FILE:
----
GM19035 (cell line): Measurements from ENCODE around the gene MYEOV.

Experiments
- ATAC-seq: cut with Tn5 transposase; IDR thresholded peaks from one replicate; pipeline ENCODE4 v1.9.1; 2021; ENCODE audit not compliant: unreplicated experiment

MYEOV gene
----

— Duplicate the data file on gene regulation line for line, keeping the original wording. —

GM19035 (cell line): Measurements from ENCODE around the gene MYEOV.

Experiments
- ATAC-seq: cut with Tn5 transposase; IDR thresholded peaks from one replicate; pipeline ENCODE4 v1.9.1; 2021; ENCODE audit not compliant: unreplicated experiment

MYEOV gene